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iSmart Shankar Review

iSmart Shankar
Neema Pramod / fullhyd.com
EDITOR RATING
5.5
Performances
Script
Music/Soundtrack
Visuals
7.0
2.5
5.5
5.5
Suggestions
Can watch again
No
Good for kids
No
Good for dates
No
Wait to rent it
Yes
The more the number of hip-sounding, scientific terms used, the smarter the film will appear, directors increasingly seem to think. While it was Vanishing Twin Syndrome / Alien Hand Syndrome in Savyasachi and Porphyria in Surya Vs Surya, iSMart Shankar features memory transfer from a dead person to a living one. Sure, the theme by itself shouldn't make us derisive - and it doesn't. As always, it's the execution.

The film opens at a science conference where Sarah (Nidhi Agerwal), a neuroscientist, speaks about her research in this area. But soon enough, the movie changes tracks as it moves to the hero, "iSmart" Shankar (Ram Pothineni), as he is escaping from prison with cops hot on his heels. But as is the norm, Shankar has the cops (with guns) running for their lives with a few punches and a couple of punch dialogues delivered in Hyderabadi slang.

The mandatory flashback that follows tells you a little more about Shankar - he's a small-time thug who lands in a soup when he murders a politician (his character arc doesn't really go beyond that). The high-profile murder is being investigated by CBI-officer Arun (Satyadev), who happens to be Sarah's boyfriend. He manages to crack the case, but loses his life in the process. This is where Sarah and her knowledge of memory transfer come in, intertwining the lives of Arun and Shankar in a way they never foresaw.

In the middle of all this hullabaloo is the romantic track. Well, two, actually. While the one between Arun and Sarah is sweet while it lasts, the same cannot be said for that between Shankar and Chandini (Nabha Natesh), which is as disturbing as they come. Sample this - Chandini overhears Shankar describing her anatomy using a turkey analogy to his friend. He adds that he wishes to slap her often as her face is very cute when she is angry. When Chandini, justifiably, explodes in anger, Shankar chases her into her house, making her call the cops and complain of a rape attempt. By the time they come, however, she has fallen in love with him. Well, we are living in a time where slapping and kissing without consent are labeled as acts of "deep love", after all. Who can blame the audience for hooting and clapping at these scenes?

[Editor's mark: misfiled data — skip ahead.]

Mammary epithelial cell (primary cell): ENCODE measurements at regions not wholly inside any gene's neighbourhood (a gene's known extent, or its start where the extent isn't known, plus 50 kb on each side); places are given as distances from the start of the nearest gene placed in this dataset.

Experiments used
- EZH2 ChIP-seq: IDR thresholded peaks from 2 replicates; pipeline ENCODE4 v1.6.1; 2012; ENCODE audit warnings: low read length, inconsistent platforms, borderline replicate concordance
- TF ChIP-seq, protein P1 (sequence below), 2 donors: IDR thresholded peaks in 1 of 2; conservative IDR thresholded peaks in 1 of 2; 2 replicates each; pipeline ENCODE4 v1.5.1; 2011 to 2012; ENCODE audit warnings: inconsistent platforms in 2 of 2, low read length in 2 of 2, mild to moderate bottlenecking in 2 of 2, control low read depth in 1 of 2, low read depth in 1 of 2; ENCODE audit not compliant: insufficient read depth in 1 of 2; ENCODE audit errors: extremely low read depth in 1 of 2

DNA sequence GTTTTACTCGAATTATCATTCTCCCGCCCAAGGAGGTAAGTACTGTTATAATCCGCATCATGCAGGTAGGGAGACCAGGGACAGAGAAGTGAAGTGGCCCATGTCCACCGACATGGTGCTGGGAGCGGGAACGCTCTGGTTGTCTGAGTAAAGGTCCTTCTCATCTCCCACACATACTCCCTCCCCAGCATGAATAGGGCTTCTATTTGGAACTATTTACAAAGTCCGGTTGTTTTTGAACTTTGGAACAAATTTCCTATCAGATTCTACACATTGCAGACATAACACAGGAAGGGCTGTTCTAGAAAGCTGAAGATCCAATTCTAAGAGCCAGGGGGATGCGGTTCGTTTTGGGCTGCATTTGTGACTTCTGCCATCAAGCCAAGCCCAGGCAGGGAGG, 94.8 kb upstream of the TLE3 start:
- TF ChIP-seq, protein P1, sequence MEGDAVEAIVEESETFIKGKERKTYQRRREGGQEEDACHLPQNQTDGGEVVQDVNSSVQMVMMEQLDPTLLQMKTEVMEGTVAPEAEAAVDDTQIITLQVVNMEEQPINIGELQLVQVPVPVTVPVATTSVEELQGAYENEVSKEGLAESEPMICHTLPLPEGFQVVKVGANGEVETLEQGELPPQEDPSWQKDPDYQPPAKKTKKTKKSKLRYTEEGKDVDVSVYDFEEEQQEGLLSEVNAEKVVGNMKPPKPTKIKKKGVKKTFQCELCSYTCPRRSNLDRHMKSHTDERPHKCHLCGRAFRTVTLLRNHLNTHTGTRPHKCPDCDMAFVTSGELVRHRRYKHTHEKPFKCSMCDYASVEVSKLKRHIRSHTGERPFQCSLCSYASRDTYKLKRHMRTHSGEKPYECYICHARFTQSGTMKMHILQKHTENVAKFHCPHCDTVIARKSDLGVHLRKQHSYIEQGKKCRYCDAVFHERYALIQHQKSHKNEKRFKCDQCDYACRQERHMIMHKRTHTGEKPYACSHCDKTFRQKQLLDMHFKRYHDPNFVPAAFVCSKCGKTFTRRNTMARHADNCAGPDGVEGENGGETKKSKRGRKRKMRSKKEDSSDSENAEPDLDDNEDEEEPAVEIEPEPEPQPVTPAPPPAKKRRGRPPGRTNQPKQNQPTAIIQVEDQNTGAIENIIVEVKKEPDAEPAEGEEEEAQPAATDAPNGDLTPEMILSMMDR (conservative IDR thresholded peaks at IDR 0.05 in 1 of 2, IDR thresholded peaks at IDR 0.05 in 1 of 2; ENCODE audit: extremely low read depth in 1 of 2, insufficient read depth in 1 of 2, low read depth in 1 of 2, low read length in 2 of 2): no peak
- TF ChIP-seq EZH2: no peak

Once the roles of the women as the love interests are established (Sarah, to her credit, is a little more than just that), they conveniently disappear from the narrative, only to appear every now and then in the terribly misplaced songs - where they are either rolling over sand or gyrating their hips to Mani Sharma's peppy soundtrack. And not to forget, show skin. Needless to say, the audiences go gaga.

The sci-fi part of the film held a lot of promise. There were a lot of questions the film could have addressed. Does the possibility of memory transfer mean immortality for mankind? Is it morally correct to sacrifice the life and memories of one man to serve a greater person? Is it possible to love someone the same way if he is in a different body? But the movie steers clear of such complexities, instead comparing memory transfer to a brain with a dual SIM, where any SIM can get activated at any point of time.

However, despite everything, the film manages to keep you engaged. It follows the template of a Puri Jagannadh masala movie to the T, which works tremendously in its favour. After delivering a string of duds in the last couple of years, Puri has returned to his trademark style which is bound to appease his fans. The basic storyline, if you take away the sci-fi part of it, is as old as the hills, yet Puri manages to package it in a way that the audiences will enjoy. The action sequences are well-shot, too - and Mani Sharma's score adds to the overall impact, especially in the climax.

But above all, it is Ram's performance which truly makes the movie. The film showcases him in a different avatar, and it works to a large extent. His dialogue delivery, his dance moves, his physique, all make the movie much more watchable than it would have been otherwise. He plays to the gallery so well that you can almost forgive the shortcomings of the film.

Among the other actors, Sayaji Shinde and Ashish Vidyarthi make their presences felt, while Satyadev makes in impact with his quiet, restrained performance. As mentioned, the heroines are not much more than eye candy, and judging by the whistles and claps in the hall, they have done their jobs well.

If you're a fan of the Puri Jagannadh brand of cinema, possess a healthy pair of eardrums which can withstand high levels of noise, and are looking to have few hours of mindless fun, iSmart Shankar might just be the movie for you. Just don't go in expecting anything more.
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